Hankering for a new bathroom but the recession has you hugging your wallet a little tighter these days? If you are, you’re not alone and the federal government knows it.
Laid off workers aren’t the only ones who need help during a recession, says Heidi Garcia, human performance specialist with Karico Performance Solutions. Companies need to make full use of their employees’ talents to survive and thrive, though many don’t, she says.
The job market is a crowded place these days. Layoffs continue apace as the recession drags on and companies claw back. The Canadian economy shed 83,000 jobs last month, bumping the unemployment rate up to 7.7 percent, according to Statistics Canada’s February employment report, released last week. Ontario alone lost 35,000 of those jobs and the province’s unemployment rate of 8.7 percent is the highest it’s been since April 1997.
Every dark economic cloud has a silver lining, even in this gloomy recession. Small- and medium-sized businesses — those that employ fewer than 100 people — make up nearly 97 percent of Vaughan’s 9,000-plus business base. Each faces unique challenges but all can take steps to survive and prosper.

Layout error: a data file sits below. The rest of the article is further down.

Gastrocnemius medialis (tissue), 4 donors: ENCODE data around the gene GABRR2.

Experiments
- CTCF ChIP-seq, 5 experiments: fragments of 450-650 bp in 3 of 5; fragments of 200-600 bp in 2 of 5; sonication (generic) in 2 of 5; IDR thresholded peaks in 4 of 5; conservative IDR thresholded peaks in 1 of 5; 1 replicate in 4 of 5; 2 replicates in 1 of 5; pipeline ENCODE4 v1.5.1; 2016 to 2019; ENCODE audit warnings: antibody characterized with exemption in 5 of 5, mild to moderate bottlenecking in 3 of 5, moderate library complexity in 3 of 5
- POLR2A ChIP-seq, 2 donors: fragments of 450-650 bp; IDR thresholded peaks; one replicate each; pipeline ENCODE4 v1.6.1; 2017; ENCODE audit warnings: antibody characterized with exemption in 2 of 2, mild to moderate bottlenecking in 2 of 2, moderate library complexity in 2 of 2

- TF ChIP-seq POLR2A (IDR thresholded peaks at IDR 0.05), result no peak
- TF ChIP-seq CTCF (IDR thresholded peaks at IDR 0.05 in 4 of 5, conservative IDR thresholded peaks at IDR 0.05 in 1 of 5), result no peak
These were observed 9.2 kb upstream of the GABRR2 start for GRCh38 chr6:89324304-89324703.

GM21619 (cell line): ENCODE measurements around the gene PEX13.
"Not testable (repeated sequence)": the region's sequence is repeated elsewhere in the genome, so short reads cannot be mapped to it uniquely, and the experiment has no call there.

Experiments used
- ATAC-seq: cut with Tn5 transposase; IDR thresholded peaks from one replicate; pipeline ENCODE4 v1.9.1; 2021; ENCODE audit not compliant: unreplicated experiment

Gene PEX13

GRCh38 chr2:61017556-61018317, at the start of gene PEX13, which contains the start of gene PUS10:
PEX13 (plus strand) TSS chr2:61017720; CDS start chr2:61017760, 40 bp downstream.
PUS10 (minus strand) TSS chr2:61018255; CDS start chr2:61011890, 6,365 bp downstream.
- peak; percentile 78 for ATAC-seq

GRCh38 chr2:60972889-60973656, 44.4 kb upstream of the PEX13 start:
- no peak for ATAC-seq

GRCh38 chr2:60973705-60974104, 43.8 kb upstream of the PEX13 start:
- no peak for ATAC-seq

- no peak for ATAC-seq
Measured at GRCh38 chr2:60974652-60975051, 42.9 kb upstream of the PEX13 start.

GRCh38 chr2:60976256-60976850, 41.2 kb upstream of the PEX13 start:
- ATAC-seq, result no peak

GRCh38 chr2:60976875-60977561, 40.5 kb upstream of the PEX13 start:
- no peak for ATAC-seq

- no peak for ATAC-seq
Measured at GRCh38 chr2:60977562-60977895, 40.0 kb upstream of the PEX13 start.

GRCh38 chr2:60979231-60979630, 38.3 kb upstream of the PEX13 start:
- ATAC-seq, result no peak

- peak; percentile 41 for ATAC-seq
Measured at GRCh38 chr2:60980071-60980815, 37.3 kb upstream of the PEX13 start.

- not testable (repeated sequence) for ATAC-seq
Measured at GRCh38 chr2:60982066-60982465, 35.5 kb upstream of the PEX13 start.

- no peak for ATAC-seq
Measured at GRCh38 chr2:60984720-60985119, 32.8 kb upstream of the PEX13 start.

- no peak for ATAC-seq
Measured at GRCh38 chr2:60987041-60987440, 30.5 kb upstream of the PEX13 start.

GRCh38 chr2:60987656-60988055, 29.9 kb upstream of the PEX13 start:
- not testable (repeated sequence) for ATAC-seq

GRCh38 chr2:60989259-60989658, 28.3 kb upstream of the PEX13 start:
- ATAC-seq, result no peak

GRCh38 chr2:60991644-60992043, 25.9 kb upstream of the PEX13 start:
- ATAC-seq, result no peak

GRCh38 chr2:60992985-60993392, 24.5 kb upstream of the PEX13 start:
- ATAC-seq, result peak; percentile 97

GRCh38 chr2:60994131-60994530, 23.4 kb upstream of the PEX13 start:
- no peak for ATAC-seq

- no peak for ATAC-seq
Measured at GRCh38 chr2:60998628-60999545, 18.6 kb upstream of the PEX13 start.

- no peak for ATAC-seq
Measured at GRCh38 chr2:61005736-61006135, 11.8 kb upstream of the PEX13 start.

With the economy on the skids, people everywhere are taking a fresh look at their financial situations. And that’s as it should be, says Gail Vaz-Oxlade, host of Slice’s Til Debt Do Us Part. “I’ve been singing this song for a while and all of a sudden everybody’s just got the songbook,” she says. “It’s just common sense: you can’t spend more money than you make.”
Billions in federal tax dollars to stimulate an ailing economy. Tens of thousands losing jobs. Home sales down. Foreclosures up. The news is grim. Just how grim, though, depends on who you ask.